One of my favorite parts about summer is Pierce being home in the mornings. Normally he’s already out the door and in his classroom before my alarm even goes off. But during the summer, we get to spend the mornings together, part of which includes praying and reading the Bible (usually on our back porch if it’s not already blistering hot).
But after I had finished praying for us one recent morning, I opened up my Bible to Luke 11 where Jesus talks about prayer. Maybe it was the fact I had just opened my eyes from praying or maybe (definitely) it was God trying to get my attention, but I realized how often my prayers were lacking two essential ingredients.
Luke 11:8 says “…he will not get up and give you the bread because of friendship, yet because of your shameless audacity…”
I hate feeling like a nuisance, so I often approach prayer with a sense of cautiousness. And yet in this story, it wasn’t friendship or even compassion that led the owner of the house to open the door – it was the “shameless audacity” of the knocker. I shy away from praying bold, loud, persistent prayers, as though I don’t want to nag or annoy God. However, asking confidently and repeatedly doesn’t exasperate God but rather expands our faith as we actively demonstrate our continued trust in him.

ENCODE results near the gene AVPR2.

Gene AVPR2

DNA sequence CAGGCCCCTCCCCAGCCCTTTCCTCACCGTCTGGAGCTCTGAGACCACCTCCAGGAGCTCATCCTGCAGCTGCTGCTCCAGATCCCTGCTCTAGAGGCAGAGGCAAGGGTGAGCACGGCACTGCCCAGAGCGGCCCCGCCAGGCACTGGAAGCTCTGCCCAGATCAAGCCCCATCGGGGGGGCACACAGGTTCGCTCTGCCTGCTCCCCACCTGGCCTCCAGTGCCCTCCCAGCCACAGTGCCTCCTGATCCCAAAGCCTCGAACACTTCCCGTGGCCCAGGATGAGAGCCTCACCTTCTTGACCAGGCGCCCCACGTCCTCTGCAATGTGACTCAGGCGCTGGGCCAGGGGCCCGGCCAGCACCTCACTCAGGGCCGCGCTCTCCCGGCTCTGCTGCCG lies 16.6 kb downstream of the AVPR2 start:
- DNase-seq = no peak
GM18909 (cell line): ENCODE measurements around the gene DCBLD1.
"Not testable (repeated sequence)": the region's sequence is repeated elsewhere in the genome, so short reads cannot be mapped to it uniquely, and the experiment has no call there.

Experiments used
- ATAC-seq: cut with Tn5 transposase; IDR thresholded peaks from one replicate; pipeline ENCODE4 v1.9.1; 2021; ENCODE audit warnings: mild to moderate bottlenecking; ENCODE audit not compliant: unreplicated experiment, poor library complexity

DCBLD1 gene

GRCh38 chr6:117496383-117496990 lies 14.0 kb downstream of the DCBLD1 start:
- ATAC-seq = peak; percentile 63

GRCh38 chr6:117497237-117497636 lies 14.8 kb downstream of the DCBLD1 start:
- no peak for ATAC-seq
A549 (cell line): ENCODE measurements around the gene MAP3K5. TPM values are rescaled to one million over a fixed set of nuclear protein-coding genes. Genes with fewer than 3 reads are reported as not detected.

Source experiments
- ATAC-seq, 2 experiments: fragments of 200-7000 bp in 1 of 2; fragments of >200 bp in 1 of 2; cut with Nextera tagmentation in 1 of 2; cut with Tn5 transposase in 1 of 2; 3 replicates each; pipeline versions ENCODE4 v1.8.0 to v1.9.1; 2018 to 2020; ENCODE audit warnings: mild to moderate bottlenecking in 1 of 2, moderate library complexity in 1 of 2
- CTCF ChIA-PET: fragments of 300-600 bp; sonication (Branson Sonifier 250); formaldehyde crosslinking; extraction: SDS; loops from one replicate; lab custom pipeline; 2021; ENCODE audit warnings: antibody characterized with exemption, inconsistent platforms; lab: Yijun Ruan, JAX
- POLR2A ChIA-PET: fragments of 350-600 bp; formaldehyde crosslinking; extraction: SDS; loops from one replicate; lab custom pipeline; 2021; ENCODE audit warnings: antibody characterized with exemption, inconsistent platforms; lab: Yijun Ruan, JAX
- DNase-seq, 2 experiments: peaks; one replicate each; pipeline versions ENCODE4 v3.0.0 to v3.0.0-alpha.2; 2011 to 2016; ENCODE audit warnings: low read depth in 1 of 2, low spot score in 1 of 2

Verses 11-12 say “Which of you fathers, if your son asks for a fish, will give him a snake instead? Or if he asks for an egg, will give him a scorpion?”
There’s not much room for interpretation in this request. If you ask for a fish, it’s probably because you want a fish. Yet I hesitate to name what I want because naming gives it power and makes me feel vulnerable. Therefore, my prayers are filled with “whatever you want, God” and “only if it’s your will.” While it’s good to pray in a posture of surrender, God also desires for us to specifically tell him the desires of our hearts. If we’re in step with the Spirit, the hope is that our desires align with his, so we can honestly ask for what we want.
Fear is ultimately at the root of the timid and broad brushstrokes I paint with my prayer. But we serve a good God who wants to hear from his children. A God who isn’t annoyed by our persistence or offended by our asking.
May that knowledge lead us to ask with specificity and knock with shameless audacity.